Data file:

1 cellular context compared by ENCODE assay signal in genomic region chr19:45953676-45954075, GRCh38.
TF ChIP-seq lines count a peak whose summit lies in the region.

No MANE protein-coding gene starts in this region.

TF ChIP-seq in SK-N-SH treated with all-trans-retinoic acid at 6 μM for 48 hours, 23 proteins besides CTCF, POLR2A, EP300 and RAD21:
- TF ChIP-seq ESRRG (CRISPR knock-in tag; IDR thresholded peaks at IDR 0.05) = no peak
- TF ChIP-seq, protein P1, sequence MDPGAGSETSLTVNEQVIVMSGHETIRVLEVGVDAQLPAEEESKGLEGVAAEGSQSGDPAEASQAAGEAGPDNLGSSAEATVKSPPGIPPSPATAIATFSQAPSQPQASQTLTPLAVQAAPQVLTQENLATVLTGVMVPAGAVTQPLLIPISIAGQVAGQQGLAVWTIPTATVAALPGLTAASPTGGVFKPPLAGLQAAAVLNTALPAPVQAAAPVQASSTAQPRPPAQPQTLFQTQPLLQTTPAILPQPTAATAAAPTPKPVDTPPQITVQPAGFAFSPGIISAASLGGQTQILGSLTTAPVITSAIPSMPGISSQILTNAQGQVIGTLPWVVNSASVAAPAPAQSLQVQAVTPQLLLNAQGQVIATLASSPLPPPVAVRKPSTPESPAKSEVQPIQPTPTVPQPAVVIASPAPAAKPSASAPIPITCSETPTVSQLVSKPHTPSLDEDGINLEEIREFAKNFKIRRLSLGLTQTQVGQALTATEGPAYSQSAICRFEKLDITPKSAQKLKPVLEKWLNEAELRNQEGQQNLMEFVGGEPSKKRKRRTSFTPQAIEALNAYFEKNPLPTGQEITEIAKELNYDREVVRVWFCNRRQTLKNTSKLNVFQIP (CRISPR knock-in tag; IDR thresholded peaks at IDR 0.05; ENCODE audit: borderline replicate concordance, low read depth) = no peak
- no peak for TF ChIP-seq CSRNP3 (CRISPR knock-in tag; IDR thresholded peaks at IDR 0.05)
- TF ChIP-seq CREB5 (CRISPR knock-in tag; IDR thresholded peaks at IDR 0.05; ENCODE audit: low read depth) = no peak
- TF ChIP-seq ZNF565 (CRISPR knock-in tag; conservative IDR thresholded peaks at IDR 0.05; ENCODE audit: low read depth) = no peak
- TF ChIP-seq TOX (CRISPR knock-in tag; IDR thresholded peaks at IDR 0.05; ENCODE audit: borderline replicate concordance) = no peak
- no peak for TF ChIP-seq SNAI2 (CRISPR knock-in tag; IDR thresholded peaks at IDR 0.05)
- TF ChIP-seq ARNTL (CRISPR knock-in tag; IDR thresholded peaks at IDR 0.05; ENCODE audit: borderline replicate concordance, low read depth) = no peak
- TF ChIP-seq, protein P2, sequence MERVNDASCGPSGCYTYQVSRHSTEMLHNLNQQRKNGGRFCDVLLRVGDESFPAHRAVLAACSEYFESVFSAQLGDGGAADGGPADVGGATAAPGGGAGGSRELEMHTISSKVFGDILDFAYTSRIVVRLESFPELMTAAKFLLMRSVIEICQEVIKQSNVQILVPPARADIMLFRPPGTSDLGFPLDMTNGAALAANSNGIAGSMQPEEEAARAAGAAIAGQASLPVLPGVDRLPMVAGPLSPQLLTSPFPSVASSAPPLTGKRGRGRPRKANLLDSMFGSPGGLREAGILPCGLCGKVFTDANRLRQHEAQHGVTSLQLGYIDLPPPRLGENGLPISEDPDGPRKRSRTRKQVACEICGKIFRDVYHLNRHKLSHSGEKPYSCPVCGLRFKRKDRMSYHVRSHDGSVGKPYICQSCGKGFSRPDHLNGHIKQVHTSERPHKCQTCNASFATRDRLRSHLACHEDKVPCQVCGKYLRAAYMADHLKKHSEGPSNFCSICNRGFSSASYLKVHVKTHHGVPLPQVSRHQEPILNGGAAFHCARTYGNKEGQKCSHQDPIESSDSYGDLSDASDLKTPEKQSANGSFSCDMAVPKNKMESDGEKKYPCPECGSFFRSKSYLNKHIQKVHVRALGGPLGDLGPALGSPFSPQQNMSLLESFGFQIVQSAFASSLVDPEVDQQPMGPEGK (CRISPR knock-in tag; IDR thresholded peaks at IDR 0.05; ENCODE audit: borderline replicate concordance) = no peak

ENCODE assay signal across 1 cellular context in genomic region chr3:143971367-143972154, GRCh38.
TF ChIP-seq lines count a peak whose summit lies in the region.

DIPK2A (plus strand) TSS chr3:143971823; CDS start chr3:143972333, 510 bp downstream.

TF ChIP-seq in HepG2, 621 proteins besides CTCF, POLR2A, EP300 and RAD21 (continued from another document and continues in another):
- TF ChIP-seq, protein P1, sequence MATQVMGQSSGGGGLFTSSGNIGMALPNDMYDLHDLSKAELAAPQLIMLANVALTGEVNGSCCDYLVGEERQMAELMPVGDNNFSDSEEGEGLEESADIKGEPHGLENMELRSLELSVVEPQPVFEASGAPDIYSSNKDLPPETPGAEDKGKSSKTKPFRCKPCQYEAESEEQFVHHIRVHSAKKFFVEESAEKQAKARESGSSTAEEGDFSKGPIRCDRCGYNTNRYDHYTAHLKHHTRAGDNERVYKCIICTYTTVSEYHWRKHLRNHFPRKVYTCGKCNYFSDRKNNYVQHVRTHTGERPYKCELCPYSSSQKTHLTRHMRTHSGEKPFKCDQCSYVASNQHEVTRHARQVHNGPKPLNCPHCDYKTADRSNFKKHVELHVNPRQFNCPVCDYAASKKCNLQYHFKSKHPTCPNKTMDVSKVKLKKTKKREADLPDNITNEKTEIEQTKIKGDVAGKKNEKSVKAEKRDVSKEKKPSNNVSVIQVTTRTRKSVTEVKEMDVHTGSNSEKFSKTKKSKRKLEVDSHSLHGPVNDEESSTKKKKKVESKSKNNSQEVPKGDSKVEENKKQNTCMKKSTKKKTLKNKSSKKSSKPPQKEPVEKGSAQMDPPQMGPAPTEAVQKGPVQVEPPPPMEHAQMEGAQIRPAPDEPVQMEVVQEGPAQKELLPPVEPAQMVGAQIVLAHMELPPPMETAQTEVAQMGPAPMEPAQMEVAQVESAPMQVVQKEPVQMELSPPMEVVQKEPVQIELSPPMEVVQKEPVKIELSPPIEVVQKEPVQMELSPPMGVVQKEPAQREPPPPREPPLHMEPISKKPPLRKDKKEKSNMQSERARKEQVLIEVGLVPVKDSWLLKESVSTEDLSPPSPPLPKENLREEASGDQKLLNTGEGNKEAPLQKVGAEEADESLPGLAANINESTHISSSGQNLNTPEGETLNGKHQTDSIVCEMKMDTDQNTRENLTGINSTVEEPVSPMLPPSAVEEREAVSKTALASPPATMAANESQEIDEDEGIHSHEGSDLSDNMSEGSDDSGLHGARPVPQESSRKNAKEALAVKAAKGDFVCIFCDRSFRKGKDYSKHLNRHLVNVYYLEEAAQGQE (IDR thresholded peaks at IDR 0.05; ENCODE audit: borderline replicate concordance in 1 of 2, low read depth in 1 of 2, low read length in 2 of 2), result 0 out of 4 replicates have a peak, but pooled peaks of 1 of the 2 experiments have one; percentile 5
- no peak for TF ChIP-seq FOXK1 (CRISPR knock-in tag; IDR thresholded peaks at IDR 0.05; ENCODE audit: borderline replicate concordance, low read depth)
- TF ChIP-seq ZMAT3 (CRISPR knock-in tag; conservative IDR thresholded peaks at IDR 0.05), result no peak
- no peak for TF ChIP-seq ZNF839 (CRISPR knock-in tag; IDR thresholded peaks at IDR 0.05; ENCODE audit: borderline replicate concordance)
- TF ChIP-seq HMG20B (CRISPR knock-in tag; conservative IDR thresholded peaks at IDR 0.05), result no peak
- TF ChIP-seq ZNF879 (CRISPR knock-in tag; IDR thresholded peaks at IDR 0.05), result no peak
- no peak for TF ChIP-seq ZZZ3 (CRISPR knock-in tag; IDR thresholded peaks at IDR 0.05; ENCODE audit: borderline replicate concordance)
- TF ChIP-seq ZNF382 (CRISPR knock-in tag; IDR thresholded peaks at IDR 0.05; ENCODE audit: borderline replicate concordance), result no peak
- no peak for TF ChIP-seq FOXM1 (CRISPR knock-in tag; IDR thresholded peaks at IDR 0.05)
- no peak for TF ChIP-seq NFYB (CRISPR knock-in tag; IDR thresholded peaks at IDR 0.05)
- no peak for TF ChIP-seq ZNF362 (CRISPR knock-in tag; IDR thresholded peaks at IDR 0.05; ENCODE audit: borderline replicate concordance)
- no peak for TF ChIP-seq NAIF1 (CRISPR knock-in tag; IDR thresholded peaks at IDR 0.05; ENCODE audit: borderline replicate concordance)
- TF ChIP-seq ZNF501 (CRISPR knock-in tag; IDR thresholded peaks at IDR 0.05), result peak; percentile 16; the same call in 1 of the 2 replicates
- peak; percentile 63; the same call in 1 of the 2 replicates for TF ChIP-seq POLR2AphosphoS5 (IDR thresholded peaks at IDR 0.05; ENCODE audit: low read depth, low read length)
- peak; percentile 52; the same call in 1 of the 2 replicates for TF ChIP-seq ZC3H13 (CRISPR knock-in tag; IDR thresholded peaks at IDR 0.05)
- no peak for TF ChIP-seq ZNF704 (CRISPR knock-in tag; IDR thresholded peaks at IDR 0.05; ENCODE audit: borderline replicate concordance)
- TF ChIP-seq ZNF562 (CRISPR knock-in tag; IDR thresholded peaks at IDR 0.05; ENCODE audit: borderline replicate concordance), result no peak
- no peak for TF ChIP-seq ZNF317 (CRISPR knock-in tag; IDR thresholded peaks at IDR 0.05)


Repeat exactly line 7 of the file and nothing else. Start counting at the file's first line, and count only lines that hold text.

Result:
- no peak for TF ChIP-seq CSRNP3 (CRISPR knock-in tag; IDR thresholded peaks at IDR 0.05)